Crank mounted hall sensor is far more accurate for timing processes.....yes, the crank signal can be sourced off a distributor but this introduces small elements of timing error ie: timing chain stretch, distributor mechanical lash wear blah blah.... you may not be able to discern this error/offsets at face value but it adds to the work load of the EZK module which is not primarily designed to function with a distributor.....in any case, it does give you a 'get out jail card' in restoring the engine to a running state.

If the notion of replacing the crank mounted sensor is considered.....unless you have a sturdy car lift to work under with safe and ample working height, it is not advisable to attempt such a task under the car. Even if you were to be in a position to work under the car, removing the steering and other suspension items is not required.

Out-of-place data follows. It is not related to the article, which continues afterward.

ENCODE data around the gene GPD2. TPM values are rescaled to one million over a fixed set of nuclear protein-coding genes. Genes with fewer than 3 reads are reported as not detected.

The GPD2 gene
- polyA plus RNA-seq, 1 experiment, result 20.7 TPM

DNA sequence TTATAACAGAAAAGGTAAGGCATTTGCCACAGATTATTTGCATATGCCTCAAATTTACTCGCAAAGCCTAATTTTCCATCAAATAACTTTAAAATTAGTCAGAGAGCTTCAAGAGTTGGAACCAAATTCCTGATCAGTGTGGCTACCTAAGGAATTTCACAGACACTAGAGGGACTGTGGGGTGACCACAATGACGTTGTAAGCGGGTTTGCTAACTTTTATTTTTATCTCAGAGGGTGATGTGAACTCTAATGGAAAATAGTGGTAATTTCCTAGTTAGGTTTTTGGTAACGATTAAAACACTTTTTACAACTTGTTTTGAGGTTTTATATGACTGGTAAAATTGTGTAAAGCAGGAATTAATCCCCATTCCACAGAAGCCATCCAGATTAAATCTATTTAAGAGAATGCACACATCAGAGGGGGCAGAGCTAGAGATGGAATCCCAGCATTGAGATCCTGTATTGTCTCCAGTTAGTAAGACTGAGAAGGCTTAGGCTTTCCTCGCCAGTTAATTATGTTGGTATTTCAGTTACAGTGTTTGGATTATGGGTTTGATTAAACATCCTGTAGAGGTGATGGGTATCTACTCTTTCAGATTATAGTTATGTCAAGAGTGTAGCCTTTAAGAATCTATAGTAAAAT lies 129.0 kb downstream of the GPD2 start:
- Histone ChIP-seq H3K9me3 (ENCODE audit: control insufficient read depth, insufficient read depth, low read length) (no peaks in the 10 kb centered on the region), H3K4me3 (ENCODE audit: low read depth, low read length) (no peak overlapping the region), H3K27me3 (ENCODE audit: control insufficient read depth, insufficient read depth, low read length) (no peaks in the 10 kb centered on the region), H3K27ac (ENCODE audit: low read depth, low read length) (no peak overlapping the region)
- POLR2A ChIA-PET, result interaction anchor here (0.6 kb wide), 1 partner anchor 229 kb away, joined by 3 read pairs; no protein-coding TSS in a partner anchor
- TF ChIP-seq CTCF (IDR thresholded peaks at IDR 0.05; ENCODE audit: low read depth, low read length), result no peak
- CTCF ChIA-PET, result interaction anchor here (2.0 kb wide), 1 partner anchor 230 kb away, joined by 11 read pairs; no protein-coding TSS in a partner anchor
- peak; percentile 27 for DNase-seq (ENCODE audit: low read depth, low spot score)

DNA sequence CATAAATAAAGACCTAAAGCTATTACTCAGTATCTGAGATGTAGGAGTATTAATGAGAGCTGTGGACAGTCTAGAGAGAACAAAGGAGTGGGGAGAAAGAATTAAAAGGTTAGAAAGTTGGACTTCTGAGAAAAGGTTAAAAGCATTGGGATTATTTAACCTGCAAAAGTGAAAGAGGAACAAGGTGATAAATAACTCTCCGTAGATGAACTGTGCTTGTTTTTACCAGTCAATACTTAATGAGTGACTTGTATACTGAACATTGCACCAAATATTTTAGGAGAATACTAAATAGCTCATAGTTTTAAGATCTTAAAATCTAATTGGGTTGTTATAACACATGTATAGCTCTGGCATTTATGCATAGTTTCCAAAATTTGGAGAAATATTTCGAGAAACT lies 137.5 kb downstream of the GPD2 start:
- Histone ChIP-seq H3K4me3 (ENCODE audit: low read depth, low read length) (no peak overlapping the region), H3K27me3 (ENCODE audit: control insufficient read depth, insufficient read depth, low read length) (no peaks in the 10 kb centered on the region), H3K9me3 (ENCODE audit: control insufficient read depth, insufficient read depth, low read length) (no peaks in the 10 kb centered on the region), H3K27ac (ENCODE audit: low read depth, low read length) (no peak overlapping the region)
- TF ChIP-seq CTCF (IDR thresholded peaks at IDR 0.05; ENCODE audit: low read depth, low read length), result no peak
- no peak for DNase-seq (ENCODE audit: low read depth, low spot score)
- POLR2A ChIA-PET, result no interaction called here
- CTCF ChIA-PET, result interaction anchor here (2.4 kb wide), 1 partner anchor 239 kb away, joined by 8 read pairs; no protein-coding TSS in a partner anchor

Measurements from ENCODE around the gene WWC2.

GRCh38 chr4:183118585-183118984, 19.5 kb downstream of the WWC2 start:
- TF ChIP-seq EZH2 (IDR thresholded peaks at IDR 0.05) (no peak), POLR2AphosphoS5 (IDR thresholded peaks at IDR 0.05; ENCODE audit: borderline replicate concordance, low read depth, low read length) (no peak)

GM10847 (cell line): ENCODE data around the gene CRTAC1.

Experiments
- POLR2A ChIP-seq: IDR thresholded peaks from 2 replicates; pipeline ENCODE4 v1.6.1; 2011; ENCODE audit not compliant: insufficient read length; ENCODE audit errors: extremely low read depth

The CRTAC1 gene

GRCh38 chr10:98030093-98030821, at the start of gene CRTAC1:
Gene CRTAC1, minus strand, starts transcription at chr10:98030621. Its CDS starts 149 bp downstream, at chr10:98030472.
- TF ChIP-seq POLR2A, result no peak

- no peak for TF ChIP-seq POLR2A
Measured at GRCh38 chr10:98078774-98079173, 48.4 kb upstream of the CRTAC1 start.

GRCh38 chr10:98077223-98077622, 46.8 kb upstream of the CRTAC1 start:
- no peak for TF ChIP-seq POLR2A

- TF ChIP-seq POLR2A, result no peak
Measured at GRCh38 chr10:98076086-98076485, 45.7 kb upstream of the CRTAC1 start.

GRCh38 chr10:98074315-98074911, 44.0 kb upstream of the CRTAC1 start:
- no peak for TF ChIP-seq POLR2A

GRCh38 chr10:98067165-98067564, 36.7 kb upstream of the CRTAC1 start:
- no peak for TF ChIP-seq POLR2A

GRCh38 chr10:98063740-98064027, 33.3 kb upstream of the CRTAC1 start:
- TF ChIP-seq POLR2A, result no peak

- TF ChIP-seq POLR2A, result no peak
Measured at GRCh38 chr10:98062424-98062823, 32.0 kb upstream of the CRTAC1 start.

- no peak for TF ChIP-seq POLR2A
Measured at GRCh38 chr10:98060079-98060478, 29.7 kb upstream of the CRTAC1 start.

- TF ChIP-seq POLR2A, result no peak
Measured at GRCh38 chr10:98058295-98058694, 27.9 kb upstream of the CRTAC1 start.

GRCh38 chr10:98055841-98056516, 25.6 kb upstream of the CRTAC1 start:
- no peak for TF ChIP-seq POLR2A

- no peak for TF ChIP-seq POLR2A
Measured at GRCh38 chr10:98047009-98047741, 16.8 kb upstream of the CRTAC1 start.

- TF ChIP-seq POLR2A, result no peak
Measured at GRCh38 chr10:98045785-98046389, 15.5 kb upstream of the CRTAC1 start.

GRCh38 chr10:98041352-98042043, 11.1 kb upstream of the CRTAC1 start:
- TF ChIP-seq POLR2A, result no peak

The usual approach is to perform the task from above the engine. Once familiar with the items and parts to remove/navigate with to replace the sensor, it can be done within a few hours if you are careful and well prepared......or it can take longer -depending on any unknowns or wild cards you may come across......
Along with the usual box of tools, you will need a long torque bar (at least 750mm), a 32mm socket with shortened shank to release the crank bolt.

As a general approach performed by some, the task is a good opportunity to tackle other known conditions while attacking that part of the engine.
To give an example...a scope of parts for the task could be as inclusive as.....
Alternator mounts/rubber bushes (helps restore optimum alignment of pulleys/belts)